# Solving constrained minimisation problem using unconstrained optimization of the generalized Lagrangian

My textbook, Deep Learning by Goodfellow, Bengio, and Courville, says the following in a section on constrained optimization:

The Karush-Kuhn-Tucker (KKT) approach provides a very general solution to constrained optimization. With the KKT approach, we introduce a new function called the generalized Lagrangian or generalized Lagrange function.

To define the Lagrangian, we first need to describe $$\mathbb{S}$$ in terms of equations and inequalities. We want a description of $$\mathbb{S}$$ in terms of $$m$$ functions $$g^{(i)}$$ and $$n$$ functions $$h^{(j)}$$ so that $$\mathbb{S} = \{ \boldsymbol{\mathcal{x}} \mid \forall i, g^{(i)}(\boldsymbol{\mathcal{x}}) = 0 \ \text{and} \ \forall j, h^{(j)} (\boldsymbol{\mathcal{x}}) \le 0 \}$$. The equations involving $$g^{(i)}$$ are called the equality constraints, and the inequalities involving $$h^{(j)}$$ are called inequality constraints.

We introduce new variables $$\lambda_i$$ and $$\alpha_j$$ for each constraint, these are called the KKT multipliers. The generalized Lagrangian is then defined as

$$L(\boldsymbol{\mathcal{x}}, \boldsymbol{\lambda}, \boldsymbol{\alpha}) = f(\boldsymbol{\mathcal{x}}) + \sum_i \lambda_i g^{(i)} (\boldsymbol{\mathcal{x}}) + \sum_j \alpha_j h^{(j)}(\boldsymbol{\mathcal{x}}) \tag{4.14}$$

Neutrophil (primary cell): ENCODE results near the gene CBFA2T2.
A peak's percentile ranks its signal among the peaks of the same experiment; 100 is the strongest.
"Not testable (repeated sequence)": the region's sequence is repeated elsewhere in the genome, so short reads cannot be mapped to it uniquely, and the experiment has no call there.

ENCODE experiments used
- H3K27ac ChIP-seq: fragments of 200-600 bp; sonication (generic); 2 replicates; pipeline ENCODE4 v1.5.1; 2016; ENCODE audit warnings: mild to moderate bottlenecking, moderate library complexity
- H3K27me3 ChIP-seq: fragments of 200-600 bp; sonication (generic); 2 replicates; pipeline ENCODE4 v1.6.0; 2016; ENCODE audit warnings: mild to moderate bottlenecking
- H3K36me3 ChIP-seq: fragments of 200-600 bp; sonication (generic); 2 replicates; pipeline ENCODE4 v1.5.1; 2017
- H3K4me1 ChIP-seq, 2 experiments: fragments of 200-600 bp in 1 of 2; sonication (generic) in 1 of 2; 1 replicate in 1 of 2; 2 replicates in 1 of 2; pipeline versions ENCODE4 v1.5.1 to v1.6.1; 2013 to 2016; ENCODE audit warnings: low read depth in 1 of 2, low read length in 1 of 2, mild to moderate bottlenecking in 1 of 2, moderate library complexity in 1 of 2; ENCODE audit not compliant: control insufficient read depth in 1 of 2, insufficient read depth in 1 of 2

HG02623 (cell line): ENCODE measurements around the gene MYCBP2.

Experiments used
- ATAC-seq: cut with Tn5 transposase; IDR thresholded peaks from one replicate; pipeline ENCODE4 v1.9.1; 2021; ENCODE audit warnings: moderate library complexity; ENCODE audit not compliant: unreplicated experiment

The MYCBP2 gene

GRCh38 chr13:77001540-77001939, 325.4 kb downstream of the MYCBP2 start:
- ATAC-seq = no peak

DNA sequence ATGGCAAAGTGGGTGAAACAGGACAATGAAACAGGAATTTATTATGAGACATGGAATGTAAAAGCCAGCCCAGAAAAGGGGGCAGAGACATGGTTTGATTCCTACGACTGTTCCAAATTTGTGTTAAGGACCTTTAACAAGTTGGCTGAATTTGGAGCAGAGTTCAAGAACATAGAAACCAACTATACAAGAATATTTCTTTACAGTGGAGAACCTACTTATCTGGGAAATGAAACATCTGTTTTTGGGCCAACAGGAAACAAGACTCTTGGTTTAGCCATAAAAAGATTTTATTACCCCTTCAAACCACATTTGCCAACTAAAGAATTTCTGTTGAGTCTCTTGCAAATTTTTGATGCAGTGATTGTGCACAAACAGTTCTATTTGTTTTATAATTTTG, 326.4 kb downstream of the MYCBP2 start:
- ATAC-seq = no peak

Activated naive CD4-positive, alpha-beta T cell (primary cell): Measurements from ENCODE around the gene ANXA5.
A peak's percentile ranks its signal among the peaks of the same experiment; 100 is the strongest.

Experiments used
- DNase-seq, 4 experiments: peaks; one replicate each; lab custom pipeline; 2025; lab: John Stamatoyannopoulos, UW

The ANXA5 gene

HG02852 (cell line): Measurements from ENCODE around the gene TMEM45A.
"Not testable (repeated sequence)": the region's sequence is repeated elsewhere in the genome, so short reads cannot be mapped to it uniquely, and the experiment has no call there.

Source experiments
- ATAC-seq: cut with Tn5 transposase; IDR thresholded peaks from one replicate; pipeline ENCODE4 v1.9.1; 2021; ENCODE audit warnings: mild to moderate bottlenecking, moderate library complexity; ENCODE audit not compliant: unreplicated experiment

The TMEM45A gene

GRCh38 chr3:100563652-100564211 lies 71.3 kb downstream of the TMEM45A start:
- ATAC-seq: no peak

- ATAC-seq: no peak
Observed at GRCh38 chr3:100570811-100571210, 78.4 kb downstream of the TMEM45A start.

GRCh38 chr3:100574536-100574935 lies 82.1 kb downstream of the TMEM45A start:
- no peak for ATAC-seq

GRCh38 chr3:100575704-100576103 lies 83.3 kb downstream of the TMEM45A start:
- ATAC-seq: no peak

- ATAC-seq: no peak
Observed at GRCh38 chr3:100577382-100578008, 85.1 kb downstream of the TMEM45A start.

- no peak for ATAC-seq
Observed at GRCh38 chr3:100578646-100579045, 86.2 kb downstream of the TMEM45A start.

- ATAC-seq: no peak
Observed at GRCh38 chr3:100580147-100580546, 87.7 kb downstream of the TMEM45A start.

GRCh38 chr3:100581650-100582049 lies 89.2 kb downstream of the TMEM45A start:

We can now solve a constrained minimisation problem using unconstrained optimization of the generalized Lagrangian. As long as at least one feasible point exists and $$f(\boldsymbol{\mathcal{x}})$$ is not permitted to have value $$\infty$$, then

$$\min_{\boldsymbol{\mathcal{x}}} \max_{\boldsymbol{\mathcal{\lambda}}} \max_{\boldsymbol{\mathcal{\alpha, \alpha}}\ge 0} L(\boldsymbol{\mathcal{x}}, \boldsymbol{\mathcal{\lambda}}, \boldsymbol{\mathcal{\alpha}}) \tag{4.15}$$

has the same optimal objective function value and set of optimal points $$\boldsymbol{\mathcal{x}}$$ as

$$\min_{\boldsymbol{\mathcal{x}} \in \mathbb{S}} f(\boldsymbol{\mathcal{x}}). \tag{4.16}$$

This follows because any time the constraints are satisfied,